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194. The yawn


Did you yawn while watching this video? Chances are you did.

We define yawning as the involuntary process of opening the mouth, breathing deeply, and filling the lungs with air. It is a natural response triggered by sleepiness or fatigue in mammals. However, there is nothing in this definition that can be related to fish. Fish breathe through the aid of gills, which extract oxygen from water. Thus, they do not breathe in air even if they open their mouths. There are also no indications that the so-called yawn occurs involuntarily in fish. Researchers cannot explain why it occurs in humans, making it even more challenging to explain why it occurs in fish.

What we do know for sure is that yawning can be very contagious. This means that if someone witnesses another person yawning, it might trigger a yawn in the observer. Scientific studies show that contagious yawning is more common between strongly bonded individuals than weakly bonded ones. However, if the yawn of a fish, which is neither a human nor a mammal, can penetrate our subconscious mind, there must be something else at play here: the influential power that film has on our brains.

Many underwater videos and marine wildlife films feature yawning fish, and I was never triggered into yawning when watching these works. The combination of visual and auditory stimuli in these underwater videos contributes to the contagious nature of yawning. Why is it that when we watch this short clip, most of us will yawn? There are four different factors that will persuade your unconscious brain to go into “yawn mode.” First, we see a fish yawning on the screen. Secondly, it is accompanied by the stretching sound of its jaws. Thirdly, the yawn sound follows. The fourth trigger is the soothing background music, and finally, the fifth and last part consists of the repetitive imagery sequences of multiple fish species yawning one after another. The combination of all these five factors will probably trigger a yawn in the viewer. Of course, the likelihood of yawning while watching this underwater video is also increased when the person is tired.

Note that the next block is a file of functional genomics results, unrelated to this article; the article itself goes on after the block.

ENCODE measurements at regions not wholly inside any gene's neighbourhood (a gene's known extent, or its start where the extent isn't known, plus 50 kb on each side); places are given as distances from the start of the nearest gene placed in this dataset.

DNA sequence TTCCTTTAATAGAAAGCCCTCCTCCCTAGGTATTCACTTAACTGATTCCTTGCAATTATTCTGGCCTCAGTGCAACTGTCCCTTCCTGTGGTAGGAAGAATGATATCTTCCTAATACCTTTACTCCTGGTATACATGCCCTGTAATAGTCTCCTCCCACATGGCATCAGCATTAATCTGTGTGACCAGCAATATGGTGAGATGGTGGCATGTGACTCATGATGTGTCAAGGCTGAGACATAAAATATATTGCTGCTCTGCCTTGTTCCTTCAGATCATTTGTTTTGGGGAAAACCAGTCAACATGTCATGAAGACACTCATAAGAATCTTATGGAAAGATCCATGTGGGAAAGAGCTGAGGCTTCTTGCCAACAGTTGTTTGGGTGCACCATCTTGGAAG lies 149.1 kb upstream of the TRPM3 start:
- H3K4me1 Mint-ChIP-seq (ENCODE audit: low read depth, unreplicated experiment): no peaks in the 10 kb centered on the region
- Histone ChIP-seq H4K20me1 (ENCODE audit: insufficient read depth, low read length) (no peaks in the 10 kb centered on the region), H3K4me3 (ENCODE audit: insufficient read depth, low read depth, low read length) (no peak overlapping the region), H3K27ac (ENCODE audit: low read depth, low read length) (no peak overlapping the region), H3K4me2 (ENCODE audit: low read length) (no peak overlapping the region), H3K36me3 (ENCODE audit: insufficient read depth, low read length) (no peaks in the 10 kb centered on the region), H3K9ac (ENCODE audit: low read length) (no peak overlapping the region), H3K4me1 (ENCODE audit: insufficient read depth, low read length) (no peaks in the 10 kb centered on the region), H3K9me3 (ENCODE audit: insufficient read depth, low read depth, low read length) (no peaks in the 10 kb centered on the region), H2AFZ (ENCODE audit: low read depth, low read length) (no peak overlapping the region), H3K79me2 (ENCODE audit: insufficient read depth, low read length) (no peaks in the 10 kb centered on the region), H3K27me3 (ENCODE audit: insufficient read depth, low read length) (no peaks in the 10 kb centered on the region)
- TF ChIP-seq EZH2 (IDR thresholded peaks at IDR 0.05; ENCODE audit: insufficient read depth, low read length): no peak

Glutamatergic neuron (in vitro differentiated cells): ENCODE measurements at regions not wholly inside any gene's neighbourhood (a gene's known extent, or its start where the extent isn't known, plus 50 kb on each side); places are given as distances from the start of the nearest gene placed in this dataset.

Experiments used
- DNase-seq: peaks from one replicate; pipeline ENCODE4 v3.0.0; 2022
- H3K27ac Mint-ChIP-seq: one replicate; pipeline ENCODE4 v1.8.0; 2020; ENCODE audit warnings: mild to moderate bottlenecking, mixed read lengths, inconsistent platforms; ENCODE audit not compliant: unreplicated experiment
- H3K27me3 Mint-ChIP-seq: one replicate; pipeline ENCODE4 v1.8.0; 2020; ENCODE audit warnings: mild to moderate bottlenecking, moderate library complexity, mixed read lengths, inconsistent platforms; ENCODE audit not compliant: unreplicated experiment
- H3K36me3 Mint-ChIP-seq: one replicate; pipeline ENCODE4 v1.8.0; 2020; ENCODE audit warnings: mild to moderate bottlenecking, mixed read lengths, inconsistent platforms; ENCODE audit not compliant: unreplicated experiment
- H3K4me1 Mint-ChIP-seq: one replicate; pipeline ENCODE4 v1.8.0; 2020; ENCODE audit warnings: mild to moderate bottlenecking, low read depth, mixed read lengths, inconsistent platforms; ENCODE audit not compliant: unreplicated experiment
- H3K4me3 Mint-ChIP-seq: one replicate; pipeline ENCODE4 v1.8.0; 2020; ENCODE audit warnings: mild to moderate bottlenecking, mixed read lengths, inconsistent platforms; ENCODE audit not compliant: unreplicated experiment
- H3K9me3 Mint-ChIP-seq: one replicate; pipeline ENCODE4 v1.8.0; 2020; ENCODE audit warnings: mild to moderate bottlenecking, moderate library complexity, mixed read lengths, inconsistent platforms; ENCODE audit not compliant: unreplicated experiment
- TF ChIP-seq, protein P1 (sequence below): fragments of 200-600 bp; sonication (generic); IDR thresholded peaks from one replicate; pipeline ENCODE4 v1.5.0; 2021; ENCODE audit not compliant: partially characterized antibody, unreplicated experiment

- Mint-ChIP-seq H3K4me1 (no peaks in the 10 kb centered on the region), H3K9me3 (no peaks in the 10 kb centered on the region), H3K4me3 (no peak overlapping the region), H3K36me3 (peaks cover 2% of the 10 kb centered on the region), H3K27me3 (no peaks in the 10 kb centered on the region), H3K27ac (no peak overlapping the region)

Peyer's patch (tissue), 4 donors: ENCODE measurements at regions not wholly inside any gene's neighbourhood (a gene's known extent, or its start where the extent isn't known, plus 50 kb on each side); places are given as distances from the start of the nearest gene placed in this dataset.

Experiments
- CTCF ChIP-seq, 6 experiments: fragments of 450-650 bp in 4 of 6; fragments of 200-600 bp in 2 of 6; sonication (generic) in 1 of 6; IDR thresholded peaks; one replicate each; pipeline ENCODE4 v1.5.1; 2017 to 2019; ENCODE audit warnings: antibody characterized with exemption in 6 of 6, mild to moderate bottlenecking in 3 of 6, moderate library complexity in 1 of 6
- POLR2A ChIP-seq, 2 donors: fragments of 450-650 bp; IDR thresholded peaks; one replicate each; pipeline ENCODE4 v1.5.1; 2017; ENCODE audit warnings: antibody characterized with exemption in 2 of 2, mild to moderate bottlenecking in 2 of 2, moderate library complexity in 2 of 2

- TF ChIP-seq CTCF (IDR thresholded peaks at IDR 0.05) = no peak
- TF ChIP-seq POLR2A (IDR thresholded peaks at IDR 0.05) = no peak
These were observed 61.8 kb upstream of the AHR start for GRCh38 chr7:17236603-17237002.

Why fish yawn is not fully understood, and maybe it is not because it looks like a yawn that it is a yawn. A more in-depth explanation into the dynamics of a fish’s yawn has been published in some older posts in this vlog. In this latest underwater video, we combined several specimens featured in our other yawning underwater videoclips, as we thought it was a good idea to focus on a fish behaviour aspect rather than on a specific fish species like in most of our marine wildlife videos.


Capturing a yawn on camera is always exciting for the underwater videographer, as it is not always evident to do so. Although fish are the actors of the underwater documentary industry, they are wild animals that can’t be ordered to exhibit a certain behaviour. Patience, in combination with a little luck and the ability to see or predict when a yawn is imminent, will contribute to nice underwater video footage of yawning fish. How to recognise when a yawn might occur is also explained in our previous post about yawning fish.

More posts about yawning fish:

Please visit vlog posts 100 for more on a yawning Lionfish or click here https://www.beyondscuba.com/post/yawning-lionfish

and vlog posts 124 for more on a yawning Rhinopias or click here https://www.beyondscuba.com/post/a-weedy-scorpionfish-rhinopias-frondosa-yawns

and vlog posts 180 for more on a yawning flounder or click here https://www.beyondscuba.com/post/yawning-peacock-flounder-bothus-mancus

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